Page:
Wednesday, February 13, 2019

Sidewalks are not shared use paths

Florida Weekly 'Outdoors' column, February 13, 2019

This FDOT side path on Cleveland Avenue is clearly a sidewalk intended for pedestrians. DAN MOSER / FLORIDA WEEKLY
Just when it appeared that the Florida Department of Transportation had transformed itself from the auto-centric roadbuilding agency of the past to one that had finally embraced Complete Streets, it backslid in a big way. Although it’s been under the radar for much of the general public and the media, a decision made in Tallahassee last year has drastically changed the policy related to side-paths construction and maintenance.

The new policy requires local governments to fully maintain any side path on FDOT roads that are meant for more than just pedestrians, meaning shared use paths over 8 feet wide and constructed of asphalt will no longer be built on state roads unless locals take over all aspects of maintenance (storm water management, surface repair and replacement, and other elements like railings and fences), an expense most governments will not agree to absorb.

Worse yet, FDOT made this major decision without any input from the many jurisdictions throughout the state that the policy has already begun to impact, which is totally contrary to a key principles of Complete Streets.

Like many states’ transportation departments, FDOT’s old motto was “we build them to ’em and through ’em,” referring to the way they operated without taking into consideration how roads would change communities or what local governments’ wishes were. The scars of this mindset are obvious when visiting just about any town in Florida where “main street” is or was the state highway ripping through its central business district, meaning there’s little chance of it being pedestrian-friendly unless locals forced it to be rerouted or redesigned.

Fort Myers is one such community that was able to convince FDOT to change the nature of SR 80 (Palm Beach Boulevard and Second Street) and SR 82 (Martin Luther King Boulevard). To FDOT’s credit, it recently put into place its own Complete Streets policy which includes much more bike/ped-friendly designs on surface roads (i.e., non-interstates and turnpike). Cleveland Avenue, from Winkler Avenue to downtown Fort Myers, should be a good example of this change of approach once work is completed.

However, this latest side path policy change will have many consequences that are clearly not complying with its own Complete Streets policy, a policy that first and foremost includes input from as many sources as possible, but especially those being directly impacted.

The effects of FDOT’s regression are significant. Even when buffered bike lanes are provided, narrow, concrete sidewalks rather than wider asphalt paths will reduce the number of folks who would use their bikes for transportation or to recreate, meaning more motor vehicles on the roads (motor vehicle travel lanes are much more expensive to build and maintain than SUPs). It will also severely impact the statewide trail system by creating many gaps because most jurisdictions simply will not take on maintenance of another jurisdiction’s right-of-way. Narrow concrete sidewalks do not meet the standards for the statewide trail network. And many funding sources specific to the statewide system or trails in general will be off the table due to adjacent segments on state roads not meeting standards, thus there would be no continuity. Already affected locally are SR 80 east of I-75, SR 78 (Bayshore Road) from just west of I-75 to SR 31, and SR 31 (the road to Babcock, which will have its own trail network open to the public).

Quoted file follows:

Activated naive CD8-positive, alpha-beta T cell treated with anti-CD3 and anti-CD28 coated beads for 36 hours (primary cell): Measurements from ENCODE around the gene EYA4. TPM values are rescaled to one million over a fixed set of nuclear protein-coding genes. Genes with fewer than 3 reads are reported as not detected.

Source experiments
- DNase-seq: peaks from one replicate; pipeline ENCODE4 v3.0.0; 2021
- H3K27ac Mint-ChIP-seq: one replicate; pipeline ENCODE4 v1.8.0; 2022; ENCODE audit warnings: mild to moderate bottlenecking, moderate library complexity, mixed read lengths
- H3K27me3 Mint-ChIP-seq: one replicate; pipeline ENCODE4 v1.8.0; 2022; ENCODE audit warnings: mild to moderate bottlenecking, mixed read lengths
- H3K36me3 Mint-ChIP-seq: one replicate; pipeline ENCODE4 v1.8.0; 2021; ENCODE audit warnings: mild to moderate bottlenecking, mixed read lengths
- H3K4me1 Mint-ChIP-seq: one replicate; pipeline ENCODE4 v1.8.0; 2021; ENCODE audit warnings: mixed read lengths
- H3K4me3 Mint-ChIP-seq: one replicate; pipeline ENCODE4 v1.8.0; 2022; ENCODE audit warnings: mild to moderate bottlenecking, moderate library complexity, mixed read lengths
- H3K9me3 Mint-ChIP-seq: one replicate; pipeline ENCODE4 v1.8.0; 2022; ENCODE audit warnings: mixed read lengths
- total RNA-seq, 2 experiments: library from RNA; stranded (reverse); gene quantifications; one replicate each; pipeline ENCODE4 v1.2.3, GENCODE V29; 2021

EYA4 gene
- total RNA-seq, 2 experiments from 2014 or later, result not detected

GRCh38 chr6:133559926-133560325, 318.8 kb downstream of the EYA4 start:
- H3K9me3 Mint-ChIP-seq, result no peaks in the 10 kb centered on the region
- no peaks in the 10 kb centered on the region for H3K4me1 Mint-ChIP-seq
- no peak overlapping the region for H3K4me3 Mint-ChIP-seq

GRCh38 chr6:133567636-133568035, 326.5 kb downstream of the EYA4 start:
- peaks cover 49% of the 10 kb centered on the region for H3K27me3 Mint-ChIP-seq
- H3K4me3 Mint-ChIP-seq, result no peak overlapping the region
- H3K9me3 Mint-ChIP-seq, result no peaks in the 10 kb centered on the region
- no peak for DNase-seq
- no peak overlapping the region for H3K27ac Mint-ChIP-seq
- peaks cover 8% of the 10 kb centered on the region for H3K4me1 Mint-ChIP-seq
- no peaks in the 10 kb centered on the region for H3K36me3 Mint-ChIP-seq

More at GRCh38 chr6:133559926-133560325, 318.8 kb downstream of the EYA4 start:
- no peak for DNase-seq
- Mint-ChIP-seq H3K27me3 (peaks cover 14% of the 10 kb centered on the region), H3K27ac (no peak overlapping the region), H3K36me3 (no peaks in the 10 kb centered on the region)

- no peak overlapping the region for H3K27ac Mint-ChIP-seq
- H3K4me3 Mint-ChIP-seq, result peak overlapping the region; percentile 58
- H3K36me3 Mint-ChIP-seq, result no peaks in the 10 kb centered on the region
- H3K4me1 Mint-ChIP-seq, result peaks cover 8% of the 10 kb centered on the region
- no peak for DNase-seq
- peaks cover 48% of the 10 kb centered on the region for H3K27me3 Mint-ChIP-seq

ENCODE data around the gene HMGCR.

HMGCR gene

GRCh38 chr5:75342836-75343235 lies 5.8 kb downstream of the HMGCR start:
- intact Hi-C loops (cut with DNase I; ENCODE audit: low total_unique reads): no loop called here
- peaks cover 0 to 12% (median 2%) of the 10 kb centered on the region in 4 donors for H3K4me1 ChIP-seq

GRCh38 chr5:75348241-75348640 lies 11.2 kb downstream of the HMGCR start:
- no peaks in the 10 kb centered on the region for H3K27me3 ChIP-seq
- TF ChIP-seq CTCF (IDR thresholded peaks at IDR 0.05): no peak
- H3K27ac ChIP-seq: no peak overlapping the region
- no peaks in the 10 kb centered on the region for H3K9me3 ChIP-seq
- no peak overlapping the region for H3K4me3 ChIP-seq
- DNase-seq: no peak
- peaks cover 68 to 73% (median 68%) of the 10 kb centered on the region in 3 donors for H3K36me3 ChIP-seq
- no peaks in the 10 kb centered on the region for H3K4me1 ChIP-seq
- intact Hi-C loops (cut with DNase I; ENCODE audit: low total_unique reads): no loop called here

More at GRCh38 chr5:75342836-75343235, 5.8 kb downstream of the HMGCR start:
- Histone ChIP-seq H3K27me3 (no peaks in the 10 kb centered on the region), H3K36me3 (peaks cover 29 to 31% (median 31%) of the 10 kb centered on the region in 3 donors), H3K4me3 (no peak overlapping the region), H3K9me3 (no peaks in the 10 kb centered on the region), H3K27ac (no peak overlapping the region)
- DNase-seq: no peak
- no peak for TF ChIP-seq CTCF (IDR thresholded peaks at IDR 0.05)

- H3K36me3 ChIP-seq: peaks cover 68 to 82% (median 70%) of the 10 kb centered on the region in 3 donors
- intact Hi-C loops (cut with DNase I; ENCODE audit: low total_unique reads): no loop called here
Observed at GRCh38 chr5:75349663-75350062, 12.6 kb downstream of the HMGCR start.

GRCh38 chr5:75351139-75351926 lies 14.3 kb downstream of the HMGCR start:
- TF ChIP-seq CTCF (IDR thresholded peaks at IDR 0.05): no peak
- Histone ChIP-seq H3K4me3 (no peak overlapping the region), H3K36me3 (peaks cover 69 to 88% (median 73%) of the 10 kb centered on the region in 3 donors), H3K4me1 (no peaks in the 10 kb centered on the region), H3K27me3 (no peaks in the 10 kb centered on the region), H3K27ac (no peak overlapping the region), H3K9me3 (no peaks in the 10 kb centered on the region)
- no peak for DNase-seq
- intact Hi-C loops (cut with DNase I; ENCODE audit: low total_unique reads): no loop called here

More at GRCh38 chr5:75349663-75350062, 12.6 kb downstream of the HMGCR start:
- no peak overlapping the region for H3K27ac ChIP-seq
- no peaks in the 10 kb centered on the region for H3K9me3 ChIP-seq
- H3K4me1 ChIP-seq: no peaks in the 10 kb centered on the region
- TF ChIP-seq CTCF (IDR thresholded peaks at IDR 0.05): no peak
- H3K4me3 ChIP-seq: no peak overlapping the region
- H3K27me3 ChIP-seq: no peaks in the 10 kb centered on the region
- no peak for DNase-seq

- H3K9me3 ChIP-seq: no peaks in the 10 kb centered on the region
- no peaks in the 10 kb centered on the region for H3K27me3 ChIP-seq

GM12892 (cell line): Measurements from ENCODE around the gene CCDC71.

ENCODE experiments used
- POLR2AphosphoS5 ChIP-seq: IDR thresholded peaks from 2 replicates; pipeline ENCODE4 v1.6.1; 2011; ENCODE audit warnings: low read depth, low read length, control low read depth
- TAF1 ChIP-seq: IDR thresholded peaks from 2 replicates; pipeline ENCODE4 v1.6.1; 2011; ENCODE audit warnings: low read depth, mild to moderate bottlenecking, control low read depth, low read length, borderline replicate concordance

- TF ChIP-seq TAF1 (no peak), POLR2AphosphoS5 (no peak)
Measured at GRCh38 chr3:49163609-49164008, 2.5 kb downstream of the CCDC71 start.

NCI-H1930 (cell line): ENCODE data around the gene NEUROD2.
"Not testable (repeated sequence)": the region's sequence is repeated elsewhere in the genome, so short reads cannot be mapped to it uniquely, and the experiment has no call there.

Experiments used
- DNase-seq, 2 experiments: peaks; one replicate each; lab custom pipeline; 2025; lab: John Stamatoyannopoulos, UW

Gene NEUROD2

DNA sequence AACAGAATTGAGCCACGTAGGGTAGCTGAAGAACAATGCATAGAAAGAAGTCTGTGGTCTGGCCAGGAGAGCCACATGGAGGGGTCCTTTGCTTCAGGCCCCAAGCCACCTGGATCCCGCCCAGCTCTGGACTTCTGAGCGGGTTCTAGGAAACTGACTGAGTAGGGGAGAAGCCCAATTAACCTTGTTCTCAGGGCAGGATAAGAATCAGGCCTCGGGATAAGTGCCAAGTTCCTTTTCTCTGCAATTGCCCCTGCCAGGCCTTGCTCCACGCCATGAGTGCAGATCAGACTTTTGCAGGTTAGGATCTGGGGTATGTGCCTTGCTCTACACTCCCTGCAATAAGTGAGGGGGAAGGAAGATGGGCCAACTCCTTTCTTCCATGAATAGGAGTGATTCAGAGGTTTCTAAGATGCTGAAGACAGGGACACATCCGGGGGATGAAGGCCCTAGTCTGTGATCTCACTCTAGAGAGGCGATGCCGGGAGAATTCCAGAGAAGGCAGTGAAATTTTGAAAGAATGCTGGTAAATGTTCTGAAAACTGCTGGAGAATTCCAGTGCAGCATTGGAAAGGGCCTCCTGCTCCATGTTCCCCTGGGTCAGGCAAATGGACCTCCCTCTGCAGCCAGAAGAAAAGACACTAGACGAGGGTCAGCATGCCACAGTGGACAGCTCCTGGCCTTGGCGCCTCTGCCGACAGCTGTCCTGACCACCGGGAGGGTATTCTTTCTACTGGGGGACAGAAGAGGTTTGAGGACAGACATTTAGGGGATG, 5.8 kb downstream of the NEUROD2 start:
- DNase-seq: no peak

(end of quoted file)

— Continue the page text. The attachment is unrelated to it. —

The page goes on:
At this point there seems to be little willingness by FDOT to reconsider its unilateral decision. For those local governments that have SUPs included on bike/ ped master plans or otherwise expected SUPs have two bad choices: let FDOT reduce them to sidewalks (as Lee County has already done) or agree to an unexpected, unknown, and unfair burden by taking on all maintenance expenses. These choices would never be required for elements of FDOT’s network that serve motor vehicles. To learn more about this and similar matters visit ¦

- Dan Moser is a long-time bicycle/pedestrian advocate and traffic safety professional who cycles, runs and walks regularly for transportation, recreation and fitness. Contact him at and 334-6417. 

For Lee County cycling and tri events visit Caloosa Riders Bicycle Club (; Florida Mudcutters (; and SW Florida Biking Meetup Group ( The Florida Bicycle Association ( is your source for statewide happenings. BikeWalkLee’s blog site has all the information you’ll need to stay abreast of advocacy efforts in Southwest Florida as well as statewide and nationally.

No comments:

Post a Comment

BikeWalkLee is not responsible for the validity of any comment posted at this site and has the right to remove any comment at any time.